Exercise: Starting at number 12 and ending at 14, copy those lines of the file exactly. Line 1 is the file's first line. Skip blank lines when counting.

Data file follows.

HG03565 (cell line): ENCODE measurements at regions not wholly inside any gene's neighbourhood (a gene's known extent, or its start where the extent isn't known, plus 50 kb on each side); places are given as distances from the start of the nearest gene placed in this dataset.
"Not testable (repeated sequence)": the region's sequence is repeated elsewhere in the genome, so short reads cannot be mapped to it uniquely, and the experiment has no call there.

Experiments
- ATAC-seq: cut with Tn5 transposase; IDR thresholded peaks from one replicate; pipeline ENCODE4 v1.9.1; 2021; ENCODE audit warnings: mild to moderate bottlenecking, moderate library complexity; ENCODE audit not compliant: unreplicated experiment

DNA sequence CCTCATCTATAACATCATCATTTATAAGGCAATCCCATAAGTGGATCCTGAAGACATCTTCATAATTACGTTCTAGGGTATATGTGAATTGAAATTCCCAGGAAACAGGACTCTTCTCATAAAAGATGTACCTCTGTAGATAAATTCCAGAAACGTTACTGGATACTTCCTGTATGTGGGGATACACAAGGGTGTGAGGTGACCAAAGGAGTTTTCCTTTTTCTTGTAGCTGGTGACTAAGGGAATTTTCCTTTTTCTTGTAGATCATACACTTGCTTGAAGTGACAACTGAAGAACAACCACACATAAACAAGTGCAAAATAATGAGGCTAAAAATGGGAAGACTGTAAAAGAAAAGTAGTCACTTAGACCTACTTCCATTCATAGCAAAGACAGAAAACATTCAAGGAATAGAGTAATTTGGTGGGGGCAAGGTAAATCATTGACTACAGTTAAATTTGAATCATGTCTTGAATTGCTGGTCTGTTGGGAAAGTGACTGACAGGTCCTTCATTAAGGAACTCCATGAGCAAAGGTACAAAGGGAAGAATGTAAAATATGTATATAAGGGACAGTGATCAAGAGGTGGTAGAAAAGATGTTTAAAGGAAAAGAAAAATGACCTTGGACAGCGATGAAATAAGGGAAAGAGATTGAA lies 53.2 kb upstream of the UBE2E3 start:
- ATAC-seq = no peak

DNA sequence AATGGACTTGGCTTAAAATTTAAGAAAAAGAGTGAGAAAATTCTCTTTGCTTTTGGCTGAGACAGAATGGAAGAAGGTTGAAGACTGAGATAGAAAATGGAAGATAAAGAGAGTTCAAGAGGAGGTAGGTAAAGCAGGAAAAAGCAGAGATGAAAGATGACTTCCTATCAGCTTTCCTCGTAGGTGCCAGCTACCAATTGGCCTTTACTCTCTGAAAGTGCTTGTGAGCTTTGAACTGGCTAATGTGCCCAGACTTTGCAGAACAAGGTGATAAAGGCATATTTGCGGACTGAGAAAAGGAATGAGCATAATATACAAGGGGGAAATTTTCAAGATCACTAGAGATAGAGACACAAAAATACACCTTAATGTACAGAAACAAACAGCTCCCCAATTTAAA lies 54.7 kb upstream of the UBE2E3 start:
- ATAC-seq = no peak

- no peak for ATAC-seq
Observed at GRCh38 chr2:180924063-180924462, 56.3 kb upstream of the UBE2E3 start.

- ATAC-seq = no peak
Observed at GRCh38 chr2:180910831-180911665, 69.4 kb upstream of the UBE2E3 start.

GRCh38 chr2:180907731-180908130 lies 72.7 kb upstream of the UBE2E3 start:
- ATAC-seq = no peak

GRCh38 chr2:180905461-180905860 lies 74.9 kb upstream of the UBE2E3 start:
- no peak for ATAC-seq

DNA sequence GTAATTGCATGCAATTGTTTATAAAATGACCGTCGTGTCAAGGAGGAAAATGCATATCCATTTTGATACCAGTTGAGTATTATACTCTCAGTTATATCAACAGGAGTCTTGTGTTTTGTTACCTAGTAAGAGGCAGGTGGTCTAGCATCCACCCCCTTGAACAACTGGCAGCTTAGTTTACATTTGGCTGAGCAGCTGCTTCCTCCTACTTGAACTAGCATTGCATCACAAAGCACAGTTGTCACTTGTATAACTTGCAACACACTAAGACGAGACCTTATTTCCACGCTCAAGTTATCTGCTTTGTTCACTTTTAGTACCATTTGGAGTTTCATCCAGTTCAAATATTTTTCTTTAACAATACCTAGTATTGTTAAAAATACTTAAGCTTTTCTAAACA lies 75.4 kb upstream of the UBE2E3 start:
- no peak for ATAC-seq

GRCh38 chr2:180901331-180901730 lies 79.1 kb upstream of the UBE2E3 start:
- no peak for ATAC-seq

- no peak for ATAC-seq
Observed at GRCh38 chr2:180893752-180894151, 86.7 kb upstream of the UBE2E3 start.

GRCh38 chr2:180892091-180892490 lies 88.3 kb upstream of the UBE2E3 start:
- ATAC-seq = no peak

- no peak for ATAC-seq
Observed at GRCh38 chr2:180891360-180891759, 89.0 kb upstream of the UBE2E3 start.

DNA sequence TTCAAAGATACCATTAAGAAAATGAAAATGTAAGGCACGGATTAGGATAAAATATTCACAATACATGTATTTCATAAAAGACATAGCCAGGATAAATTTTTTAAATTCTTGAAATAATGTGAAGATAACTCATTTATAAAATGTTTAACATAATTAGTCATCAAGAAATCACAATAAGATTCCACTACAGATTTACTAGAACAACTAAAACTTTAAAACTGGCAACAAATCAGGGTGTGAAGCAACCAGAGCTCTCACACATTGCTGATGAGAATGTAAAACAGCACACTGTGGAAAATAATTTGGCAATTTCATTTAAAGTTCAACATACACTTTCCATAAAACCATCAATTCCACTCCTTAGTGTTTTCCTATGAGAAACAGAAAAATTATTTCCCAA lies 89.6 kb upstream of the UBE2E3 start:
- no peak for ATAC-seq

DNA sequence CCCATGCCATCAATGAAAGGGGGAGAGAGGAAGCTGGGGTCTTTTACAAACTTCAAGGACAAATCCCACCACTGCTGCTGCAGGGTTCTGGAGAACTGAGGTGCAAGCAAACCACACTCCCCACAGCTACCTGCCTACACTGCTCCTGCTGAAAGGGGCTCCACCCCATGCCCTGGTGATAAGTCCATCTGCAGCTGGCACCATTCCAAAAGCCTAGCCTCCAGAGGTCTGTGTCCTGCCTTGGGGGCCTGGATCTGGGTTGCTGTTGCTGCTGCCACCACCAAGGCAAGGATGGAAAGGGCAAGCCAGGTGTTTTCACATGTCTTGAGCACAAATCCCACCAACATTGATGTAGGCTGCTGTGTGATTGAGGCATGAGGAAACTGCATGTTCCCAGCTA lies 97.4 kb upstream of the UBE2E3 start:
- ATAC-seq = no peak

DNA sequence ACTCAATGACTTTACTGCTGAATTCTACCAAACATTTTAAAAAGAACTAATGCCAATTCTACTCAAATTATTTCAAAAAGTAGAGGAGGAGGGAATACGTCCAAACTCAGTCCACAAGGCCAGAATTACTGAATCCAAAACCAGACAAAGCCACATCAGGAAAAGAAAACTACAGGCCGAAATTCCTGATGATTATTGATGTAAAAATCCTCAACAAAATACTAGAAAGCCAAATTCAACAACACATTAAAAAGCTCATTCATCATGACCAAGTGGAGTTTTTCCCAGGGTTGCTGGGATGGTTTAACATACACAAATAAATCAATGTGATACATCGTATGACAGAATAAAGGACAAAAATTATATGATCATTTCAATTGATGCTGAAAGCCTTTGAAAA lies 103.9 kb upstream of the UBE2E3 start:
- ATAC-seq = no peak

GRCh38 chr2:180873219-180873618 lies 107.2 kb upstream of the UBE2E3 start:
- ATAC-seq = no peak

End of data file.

Observed at GRCh38 chr2:180910831-180911665, 69.4 kb upstream of the UBE2E3 start.

GRCh38 chr2:180907731-180908130 lies 72.7 kb upstream of the UBE2E3 start:
- ATAC-seq = no peak